Negatives are that many times I wasn’t sure who was saying what as it wasn’t clearly defined so some paragraphs I had to re read. Literally that’s it. One negative.
Any losses (practically none..)were definitely made up for in originality. I adored this book. It wasn’t until I got mid way through that I realised it was a ya read, I realise Serena was only 17 but it wasn’t revealed until later that zade was 19. However, the way it was written could easily appeal to teens and adults alike. My first proper foray into magic fiction and I’m eager for more of it. Zade and Serena made a perfect story aided by death threats, secrets and meddling fathers. I’m giving this a solid five stars. Fingers crossed the rest of the series follows suit.
This entire review has been hidden because of spoilers.
First off, a big thank you to Janeal for sending me a copy for review! This was such a unique, interesting take on warlock society and I loved reading about it.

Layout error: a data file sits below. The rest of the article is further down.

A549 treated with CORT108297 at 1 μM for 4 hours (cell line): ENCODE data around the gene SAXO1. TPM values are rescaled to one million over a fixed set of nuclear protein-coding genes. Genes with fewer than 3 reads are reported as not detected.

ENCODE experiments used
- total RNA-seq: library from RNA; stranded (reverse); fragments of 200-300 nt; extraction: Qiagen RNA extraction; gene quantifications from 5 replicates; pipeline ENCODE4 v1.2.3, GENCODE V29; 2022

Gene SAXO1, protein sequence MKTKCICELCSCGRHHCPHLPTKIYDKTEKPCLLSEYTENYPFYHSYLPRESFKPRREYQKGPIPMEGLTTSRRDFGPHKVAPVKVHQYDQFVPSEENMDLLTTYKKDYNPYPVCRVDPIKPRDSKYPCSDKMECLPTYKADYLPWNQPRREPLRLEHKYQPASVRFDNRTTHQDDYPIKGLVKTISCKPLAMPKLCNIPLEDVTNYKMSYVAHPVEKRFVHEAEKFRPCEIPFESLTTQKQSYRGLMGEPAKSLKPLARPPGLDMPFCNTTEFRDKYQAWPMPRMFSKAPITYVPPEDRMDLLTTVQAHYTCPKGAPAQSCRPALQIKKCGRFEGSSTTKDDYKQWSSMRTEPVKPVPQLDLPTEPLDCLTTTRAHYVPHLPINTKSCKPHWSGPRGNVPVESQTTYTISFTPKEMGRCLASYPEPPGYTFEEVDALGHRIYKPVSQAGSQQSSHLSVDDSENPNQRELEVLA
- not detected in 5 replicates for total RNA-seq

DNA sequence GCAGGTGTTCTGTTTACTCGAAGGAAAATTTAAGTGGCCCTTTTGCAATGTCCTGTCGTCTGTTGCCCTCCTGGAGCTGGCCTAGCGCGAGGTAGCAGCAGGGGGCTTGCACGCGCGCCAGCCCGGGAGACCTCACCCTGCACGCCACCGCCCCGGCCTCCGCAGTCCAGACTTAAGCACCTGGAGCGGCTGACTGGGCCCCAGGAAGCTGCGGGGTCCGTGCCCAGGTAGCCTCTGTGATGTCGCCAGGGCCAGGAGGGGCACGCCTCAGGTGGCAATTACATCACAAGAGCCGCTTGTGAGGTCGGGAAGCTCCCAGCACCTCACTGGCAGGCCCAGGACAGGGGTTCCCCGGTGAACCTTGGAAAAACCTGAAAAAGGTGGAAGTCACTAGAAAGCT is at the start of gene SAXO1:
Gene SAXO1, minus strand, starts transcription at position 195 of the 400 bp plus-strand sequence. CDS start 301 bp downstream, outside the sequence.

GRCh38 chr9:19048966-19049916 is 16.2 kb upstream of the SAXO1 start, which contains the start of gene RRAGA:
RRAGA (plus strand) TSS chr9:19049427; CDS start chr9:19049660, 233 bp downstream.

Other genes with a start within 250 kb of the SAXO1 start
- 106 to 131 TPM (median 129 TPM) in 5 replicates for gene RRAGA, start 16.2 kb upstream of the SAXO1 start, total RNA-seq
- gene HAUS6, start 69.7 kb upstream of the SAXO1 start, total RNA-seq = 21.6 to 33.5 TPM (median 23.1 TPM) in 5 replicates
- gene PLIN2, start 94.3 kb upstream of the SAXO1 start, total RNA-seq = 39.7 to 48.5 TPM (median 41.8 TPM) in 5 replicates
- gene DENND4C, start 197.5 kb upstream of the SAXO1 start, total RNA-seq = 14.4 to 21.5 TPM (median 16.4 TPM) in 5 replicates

In Serena's world, women live under a veil of oppression with no rights. They are seen as mere property due to the magic that runs in their blood. Their father decides their fate, hoping to sell them to the most prestigious warlock who can provide them with the most advantage.
It is heartbreaking to watch how Serena and her sisters are treated by their father. The smallest of missteps can result in painful punishment. Serena is spirited and borders on defiant, and sacrifices herself to protect her sisters from their father's punishments. She is to be married to Councilman, later Chancellor, Thomas who invites her, her sister, and her father to spend the week at his home to watch the warlock tournament. He acts the part of a chivalrous warlock, but is cruel and demanding. And a complete slimeball. However, as events begin to unravel and Serena is passed from one potential threat to the next, she is bound to play the part of a submissive woman, when all she longs for is her freedom.